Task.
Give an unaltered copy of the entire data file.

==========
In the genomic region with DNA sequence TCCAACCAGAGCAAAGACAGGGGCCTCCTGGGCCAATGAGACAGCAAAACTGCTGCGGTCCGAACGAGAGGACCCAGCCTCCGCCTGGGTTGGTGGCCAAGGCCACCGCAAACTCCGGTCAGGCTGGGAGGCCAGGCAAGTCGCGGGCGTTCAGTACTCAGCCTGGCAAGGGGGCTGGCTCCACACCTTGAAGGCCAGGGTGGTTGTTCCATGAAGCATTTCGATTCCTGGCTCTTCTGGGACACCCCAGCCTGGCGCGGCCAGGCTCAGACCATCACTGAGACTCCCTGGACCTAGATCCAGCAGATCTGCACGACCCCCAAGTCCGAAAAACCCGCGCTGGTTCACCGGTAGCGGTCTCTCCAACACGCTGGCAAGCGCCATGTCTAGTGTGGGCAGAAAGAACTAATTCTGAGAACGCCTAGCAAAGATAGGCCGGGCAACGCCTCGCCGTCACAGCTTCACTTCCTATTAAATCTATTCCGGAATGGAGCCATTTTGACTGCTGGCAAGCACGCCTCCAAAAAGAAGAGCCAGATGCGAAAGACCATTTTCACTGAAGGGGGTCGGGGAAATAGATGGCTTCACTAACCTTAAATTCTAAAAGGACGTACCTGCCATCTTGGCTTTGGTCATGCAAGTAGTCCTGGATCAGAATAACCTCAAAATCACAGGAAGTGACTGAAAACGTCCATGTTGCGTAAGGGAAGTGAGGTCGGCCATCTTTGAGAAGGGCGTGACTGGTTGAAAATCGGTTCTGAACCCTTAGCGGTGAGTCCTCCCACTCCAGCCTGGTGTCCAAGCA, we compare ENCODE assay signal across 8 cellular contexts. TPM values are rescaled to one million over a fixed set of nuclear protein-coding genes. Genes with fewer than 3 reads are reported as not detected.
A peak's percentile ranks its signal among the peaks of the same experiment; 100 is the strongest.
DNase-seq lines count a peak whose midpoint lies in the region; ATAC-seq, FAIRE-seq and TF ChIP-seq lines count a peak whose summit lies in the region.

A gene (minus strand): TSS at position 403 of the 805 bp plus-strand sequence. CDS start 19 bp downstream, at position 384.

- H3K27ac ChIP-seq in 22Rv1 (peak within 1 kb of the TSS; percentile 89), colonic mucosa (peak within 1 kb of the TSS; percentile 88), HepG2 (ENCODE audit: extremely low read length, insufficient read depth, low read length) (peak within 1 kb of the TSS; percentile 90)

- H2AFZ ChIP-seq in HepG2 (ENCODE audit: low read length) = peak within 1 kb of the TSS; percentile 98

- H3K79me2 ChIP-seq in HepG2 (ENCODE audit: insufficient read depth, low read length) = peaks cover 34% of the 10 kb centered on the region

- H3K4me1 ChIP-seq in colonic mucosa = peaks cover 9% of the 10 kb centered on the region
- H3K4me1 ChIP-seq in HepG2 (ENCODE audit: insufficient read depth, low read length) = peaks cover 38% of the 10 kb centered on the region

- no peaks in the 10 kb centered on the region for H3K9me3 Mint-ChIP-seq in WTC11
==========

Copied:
In the genomic region with DNA sequence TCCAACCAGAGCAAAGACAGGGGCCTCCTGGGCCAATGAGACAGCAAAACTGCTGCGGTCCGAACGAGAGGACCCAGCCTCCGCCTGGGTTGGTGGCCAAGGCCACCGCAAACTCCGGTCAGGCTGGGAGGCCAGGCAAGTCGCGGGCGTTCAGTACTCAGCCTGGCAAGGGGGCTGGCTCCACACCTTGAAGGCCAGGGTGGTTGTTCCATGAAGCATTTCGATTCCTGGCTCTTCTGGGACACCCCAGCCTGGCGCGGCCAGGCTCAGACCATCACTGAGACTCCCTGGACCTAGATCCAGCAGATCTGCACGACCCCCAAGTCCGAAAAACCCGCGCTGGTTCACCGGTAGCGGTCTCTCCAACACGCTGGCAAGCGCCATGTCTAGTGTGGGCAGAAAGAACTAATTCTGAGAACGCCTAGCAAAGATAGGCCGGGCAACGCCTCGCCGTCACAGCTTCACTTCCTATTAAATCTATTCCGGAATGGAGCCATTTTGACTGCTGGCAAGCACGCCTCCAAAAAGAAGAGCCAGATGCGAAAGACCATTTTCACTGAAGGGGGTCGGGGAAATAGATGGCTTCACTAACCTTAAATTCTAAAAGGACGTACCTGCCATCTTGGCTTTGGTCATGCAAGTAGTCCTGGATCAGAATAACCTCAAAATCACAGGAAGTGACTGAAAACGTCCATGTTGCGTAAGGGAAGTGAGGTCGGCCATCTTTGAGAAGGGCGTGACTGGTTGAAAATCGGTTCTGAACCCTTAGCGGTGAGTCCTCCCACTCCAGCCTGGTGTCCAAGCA, we compare ENCODE assay signal across 8 cellular contexts. TPM values are rescaled to one million over a fixed set of nuclear protein-coding genes. Genes with fewer than 3 reads are reported as not detected.
A peak's percentile ranks its signal among the peaks of the same experiment; 100 is the strongest.
DNase-seq lines count a peak whose midpoint lies in the region; ATAC-seq, FAIRE-seq and TF ChIP-seq lines count a peak whose summit lies in the region.

A gene (minus strand): TSS at position 403 of the 805 bp plus-strand sequence. CDS start 19 bp downstream, at position 384.

- H3K27ac ChIP-seq in 22Rv1 (peak within 1 kb of the TSS; percentile 89), colonic mucosa (peak within 1 kb of the TSS; percentile 88), HepG2 (ENCODE audit: extremely low read length, insufficient read depth, low read length) (peak within 1 kb of the TSS; percentile 90)

- H2AFZ ChIP-seq in HepG2 (ENCODE audit: low read length) = peak within 1 kb of the TSS; percentile 98

- H3K79me2 ChIP-seq in HepG2 (ENCODE audit: insufficient read depth, low read length) = peaks cover 34% of the 10 kb centered on the region

- H3K4me1 ChIP-seq in colonic mucosa = peaks cover 9% of the 10 kb centered on the region
- H3K4me1 ChIP-seq in HepG2 (ENCODE audit: insufficient read depth, low read length) = peaks cover 38% of the 10 kb centered on the region

- no peaks in the 10 kb centered on the region for H3K9me3 Mint-ChIP-seq in WTC11